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City Hall: Lied Place construction means work for Que Place garage, too
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City Hall: Lied Place construction means work for Que Place garage, too


Work is underway to build the skyline-changing Lied Place Residences, and the city could soon begin work of its own on the parking garage adjoining the high-rise.

Lincoln's Parking Services has asked for bids to fill in the open panels on the north side of the eight-floor Que Place Garage. 

Parking Services Manager Wayne Mixdorf said the concrete infill project, estimated to cost $250,000, will wall off the garage, eliminating any risks posed by a 6-inch gap between the parking facility and the new condominium and office tower.

The project will be done on the city's dime, Mixdorf said, without drawing from the $5 million in tax-increment financing approved for the $31 million Lied Place Residences project. 

Most of the TIF funds will go to pay for the building's glass façade and for site acquisition. 

When it's complete, Lied Place will have 37 condos on 15 floors, with a restaurant and lobby at street level and four floors of office space. It will be the second-tallest building in Lincoln, next to the Capitol.

A total of 100 parking spaces in the garage will be made available to the building's occupants and will be sold at market rate, Mixdorf said.

Employees and residents of Lied Place will access the parking garage through the existing elevator towers, Mixdorf added.

The $6.6 million, 810-stall garage opened at 11th and Q streets in October 1994.

Mixdorf said work on the infill project could begin in January and should finish by early May.

Raise a glass

A zoning ordinance exemption carved out by the City Council on Monday will allow residential health care facilities and retirement homes to serve beer and liquor to their residents and guests. 

Kent Seacrest, representing the owners of Eastmont, said the zoning change mirrors one in the 1990s to allow alcohol consumption at golf courses if they were in residential-zoned areas.

Eastmont officials want residents to have the opportunity to buy alcohol at its restaurant or take alcohol purchased at the gift shop to their rooms on the expanding campus at 6315 O St., he said.

Making this exemption extends the ability to enjoy a glass of wine, for example, to some of the city's senior population who have trouble getting out into the community, Seacrest added.

No one opposed it at a public hearing last month.

"This, to my mind, is nothing other than drinking in your own home," Councilman Roy Christensen said.

The City Council approved the measure unanimously.

More garage updates

Work has begun to remove asbestos inside the city's newest parking garage.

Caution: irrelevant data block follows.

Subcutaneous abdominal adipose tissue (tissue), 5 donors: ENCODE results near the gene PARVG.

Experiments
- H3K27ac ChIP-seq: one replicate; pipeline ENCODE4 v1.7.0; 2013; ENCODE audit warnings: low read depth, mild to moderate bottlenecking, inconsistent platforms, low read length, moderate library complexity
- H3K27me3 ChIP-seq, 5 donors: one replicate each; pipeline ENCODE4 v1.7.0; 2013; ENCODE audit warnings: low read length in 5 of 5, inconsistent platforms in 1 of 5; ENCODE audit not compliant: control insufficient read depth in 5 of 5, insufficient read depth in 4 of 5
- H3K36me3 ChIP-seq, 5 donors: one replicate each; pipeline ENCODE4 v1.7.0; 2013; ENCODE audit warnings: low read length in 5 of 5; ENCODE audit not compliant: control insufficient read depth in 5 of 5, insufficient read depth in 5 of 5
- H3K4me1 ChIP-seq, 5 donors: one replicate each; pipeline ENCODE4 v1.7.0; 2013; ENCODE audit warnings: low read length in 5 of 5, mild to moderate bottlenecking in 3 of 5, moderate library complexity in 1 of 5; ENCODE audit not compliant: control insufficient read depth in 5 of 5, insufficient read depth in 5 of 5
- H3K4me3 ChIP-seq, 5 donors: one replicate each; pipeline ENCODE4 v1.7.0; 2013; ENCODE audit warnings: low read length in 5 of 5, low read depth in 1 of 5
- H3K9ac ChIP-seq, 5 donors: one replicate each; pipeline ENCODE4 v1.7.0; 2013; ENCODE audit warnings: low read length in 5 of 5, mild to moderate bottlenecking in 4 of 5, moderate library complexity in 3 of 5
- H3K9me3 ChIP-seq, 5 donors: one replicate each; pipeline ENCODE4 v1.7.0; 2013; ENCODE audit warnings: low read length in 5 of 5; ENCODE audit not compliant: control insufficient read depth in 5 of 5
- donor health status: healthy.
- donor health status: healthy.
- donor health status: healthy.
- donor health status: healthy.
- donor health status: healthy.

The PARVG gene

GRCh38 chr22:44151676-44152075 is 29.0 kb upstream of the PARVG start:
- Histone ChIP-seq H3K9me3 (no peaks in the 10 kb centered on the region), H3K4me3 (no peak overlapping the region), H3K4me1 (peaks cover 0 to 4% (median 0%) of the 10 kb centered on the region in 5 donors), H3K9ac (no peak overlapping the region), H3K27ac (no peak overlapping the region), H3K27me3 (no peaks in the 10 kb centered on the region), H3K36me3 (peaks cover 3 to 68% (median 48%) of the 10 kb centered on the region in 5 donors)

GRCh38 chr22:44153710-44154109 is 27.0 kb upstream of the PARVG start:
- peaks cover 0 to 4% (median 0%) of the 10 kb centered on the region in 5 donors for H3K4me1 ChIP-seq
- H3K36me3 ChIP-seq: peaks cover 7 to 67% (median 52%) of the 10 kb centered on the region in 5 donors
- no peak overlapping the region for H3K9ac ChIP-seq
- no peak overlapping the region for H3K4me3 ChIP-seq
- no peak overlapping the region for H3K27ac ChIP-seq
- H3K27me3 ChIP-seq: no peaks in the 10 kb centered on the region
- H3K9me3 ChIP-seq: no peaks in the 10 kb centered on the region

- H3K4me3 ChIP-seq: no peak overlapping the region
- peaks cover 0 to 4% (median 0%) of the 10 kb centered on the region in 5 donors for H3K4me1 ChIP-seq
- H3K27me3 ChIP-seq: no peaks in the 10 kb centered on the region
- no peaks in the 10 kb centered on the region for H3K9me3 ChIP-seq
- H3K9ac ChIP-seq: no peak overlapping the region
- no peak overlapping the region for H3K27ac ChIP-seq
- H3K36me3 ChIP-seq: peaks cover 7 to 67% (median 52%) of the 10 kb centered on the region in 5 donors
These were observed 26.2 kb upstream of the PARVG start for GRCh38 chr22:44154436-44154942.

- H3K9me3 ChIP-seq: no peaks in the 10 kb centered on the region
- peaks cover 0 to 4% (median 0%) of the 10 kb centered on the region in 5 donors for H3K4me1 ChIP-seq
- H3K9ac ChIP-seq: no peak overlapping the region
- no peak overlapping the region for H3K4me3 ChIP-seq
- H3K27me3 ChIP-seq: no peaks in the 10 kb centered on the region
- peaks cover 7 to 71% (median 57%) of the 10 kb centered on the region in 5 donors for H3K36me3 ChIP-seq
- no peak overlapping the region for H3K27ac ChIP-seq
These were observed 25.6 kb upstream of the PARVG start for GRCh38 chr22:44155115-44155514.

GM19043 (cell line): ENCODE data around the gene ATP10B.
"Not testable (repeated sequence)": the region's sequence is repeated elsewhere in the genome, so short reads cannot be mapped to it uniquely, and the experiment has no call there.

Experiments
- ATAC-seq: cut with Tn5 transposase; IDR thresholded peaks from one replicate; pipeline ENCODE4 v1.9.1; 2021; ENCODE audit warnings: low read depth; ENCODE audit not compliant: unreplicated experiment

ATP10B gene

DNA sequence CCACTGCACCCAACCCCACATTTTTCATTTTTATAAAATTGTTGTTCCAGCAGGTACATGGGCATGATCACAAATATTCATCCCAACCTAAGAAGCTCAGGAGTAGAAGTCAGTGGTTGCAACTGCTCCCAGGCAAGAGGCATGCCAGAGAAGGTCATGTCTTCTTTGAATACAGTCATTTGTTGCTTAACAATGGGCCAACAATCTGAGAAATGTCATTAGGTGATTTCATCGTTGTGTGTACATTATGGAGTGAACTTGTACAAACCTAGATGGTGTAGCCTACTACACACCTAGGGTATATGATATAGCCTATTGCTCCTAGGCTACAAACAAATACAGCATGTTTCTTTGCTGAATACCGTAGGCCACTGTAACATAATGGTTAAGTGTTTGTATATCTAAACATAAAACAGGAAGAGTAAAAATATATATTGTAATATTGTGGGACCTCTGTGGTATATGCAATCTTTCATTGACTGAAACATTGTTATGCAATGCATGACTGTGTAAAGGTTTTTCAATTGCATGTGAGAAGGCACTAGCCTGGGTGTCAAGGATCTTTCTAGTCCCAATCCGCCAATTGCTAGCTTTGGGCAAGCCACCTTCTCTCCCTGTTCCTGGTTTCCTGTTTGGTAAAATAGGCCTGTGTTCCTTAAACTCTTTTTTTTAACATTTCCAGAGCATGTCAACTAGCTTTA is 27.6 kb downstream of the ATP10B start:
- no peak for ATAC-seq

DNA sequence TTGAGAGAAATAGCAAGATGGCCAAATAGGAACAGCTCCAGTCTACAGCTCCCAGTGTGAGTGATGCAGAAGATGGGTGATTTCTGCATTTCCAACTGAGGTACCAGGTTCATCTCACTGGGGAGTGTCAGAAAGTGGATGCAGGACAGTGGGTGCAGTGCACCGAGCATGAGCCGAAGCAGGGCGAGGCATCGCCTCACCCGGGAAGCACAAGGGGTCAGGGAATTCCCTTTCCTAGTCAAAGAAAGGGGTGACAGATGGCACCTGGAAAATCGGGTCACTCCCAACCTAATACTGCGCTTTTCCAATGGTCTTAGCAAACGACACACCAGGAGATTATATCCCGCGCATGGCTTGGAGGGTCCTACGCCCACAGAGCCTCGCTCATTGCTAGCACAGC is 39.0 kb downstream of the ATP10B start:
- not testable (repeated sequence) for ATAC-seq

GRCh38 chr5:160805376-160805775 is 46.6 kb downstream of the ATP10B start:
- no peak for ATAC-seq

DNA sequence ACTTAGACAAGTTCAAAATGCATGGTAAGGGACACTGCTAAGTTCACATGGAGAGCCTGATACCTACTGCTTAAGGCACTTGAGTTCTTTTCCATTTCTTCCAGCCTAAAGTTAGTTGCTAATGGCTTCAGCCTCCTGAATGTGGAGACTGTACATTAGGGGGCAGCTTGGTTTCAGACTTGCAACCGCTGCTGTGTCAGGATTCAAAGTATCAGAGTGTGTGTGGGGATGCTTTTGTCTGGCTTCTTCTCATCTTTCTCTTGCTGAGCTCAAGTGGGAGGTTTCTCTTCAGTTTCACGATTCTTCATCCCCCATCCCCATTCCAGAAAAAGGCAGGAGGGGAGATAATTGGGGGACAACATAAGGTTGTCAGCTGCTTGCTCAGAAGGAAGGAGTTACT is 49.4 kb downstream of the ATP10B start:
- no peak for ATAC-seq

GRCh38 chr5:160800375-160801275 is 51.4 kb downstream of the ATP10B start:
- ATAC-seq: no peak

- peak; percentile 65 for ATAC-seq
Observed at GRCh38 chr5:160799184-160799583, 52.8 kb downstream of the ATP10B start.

The city acquired the privately owned Eagle Parking Garage earlier this year and took over the lease on the land where the 340-stall facility sits at 14th and N streets. 

Only 15 cars park in the garage daily, but it will close by the end of November as a $5.2 million renovation effort picks up steam, Mixdorf said.

This week, designs to enhance the curb appeal of the 1950s garage were vetted by the city's Urban Design Committee. 

Mixdorf describes the design as an updated look featuring more modern panels facing 14th Street.

Eagle Parking Garage

The city acquired the Eagle Parking Garage, once a private parking facility, earlier this year. A $5.2 million renovation effort (proposed image shown) will seek to enhance the curb appeal of the 1950s garage.

"The N Street side is treated in a more traditional pattern, while the 14th Street side has added color and movement to relate to its location within the Downtown Master Plan's envisioned entertainment district," Stacey Hageman, a city planner, wrote in a memo to the committee.

Removing the asbestos and refurbishing the interior of the garage is expected to be a yearlong effort, with plans to reopen the garage to the public in 2021, Mixdorf said.

The search begins

Mayor Leirion Gaylor Baird has hired a national search firm to assist in finding the city's next fire chief. 

Prothman Group, based in Washington state, conducted two searches that eventually led to the hiring of Chief Micheal Despain, who will retire in March.

Those searches — a finalist offered the job in November 2015 turned down the city's offer — cost $37,000. The city could pay Prothman up to $29,000 this time around.

Despain, who spent most of his career in California, took the helm of Lincoln Fire and Rescue in July 2016. He has served departments for 35 years. 

Prothman is also leading a national search for a permanent director of the Lincoln-Lancaster County Health Department. In that case, the city has agreed to pay the firm up to $26,700.

Gaylor Baird on Monday told the City Council her search for a permanent director to lead Lincoln Transportation and Utilities is focused on finding someone in the area. 

Interim Director Tom Casady will stay on through Feb. 29.

See what's going up in Lincoln

Reach the writer at 402-473-2657 or

On Twitter @LJSRileyJohnson.


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